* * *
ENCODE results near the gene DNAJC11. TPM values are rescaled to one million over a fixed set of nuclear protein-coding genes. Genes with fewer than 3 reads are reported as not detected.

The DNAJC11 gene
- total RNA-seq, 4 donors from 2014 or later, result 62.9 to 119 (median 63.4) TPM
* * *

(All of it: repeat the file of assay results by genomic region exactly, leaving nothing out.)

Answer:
ENCODE results near the gene DNAJC11. TPM values are rescaled to one million over a fixed set of nuclear protein-coding genes. Genes with fewer than 3 reads are reported as not detected.

The DNAJC11 gene
- total RNA-seq, 4 donors from 2014 or later, result 62.9 to 119 (median 63.4) TPM